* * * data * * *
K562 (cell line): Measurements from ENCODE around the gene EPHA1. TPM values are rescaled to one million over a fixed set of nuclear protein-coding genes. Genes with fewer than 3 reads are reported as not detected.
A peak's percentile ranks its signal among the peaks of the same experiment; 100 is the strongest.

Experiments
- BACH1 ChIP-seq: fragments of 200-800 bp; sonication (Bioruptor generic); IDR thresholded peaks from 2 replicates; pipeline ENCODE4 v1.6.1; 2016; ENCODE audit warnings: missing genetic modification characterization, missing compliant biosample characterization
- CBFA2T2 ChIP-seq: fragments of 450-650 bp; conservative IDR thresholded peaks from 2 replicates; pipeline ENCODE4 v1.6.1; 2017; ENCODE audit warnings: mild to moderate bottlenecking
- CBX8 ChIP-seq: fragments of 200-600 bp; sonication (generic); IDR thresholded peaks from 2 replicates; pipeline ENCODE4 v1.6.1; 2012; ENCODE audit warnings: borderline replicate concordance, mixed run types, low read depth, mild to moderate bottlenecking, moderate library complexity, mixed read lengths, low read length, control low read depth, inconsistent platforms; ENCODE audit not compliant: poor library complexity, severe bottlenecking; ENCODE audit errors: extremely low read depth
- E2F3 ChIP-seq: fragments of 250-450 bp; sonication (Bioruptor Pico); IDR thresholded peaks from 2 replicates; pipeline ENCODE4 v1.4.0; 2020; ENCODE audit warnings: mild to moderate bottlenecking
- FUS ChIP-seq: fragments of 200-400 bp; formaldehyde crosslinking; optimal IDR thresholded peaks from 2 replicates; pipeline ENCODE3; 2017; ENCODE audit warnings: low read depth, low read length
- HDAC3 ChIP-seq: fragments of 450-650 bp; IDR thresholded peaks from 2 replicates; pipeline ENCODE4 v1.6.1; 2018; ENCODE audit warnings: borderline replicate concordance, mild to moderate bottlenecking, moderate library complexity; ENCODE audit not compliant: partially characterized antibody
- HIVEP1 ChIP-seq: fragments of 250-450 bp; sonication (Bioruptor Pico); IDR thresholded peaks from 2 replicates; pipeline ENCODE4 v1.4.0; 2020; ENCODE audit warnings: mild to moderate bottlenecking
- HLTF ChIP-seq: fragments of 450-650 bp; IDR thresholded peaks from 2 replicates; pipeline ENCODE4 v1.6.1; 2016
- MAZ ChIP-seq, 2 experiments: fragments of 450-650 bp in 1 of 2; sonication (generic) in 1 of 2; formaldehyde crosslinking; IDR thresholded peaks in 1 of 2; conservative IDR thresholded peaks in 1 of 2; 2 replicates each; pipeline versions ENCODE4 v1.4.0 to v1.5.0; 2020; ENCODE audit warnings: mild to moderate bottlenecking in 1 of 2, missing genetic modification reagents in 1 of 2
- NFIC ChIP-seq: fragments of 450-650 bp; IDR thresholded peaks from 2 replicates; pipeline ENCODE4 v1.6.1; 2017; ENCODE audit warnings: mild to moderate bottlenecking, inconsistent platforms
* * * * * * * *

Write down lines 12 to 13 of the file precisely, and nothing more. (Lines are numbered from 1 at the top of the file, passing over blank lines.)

- MAZ ChIP-seq, 2 experiments: fragments of 450-650 bp in 1 of 2; sonication (generic) in 1 of 2; formaldehyde crosslinking; IDR thresholded peaks in 1 of 2; conservative IDR thresholded peaks in 1 of 2; 2 replicates each; pipeline versions ENCODE4 v1.4.0 to v1.5.0; 2020; ENCODE audit warnings: mild to moderate bottlenecking in 1 of 2, missing genetic modification reagents in 1 of 2
- NFIC ChIP-seq: fragments of 450-650 bp; IDR thresholded peaks from 2 replicates; pipeline ENCODE4 v1.6.1; 2017; ENCODE audit warnings: mild to moderate bottlenecking, inconsistent platforms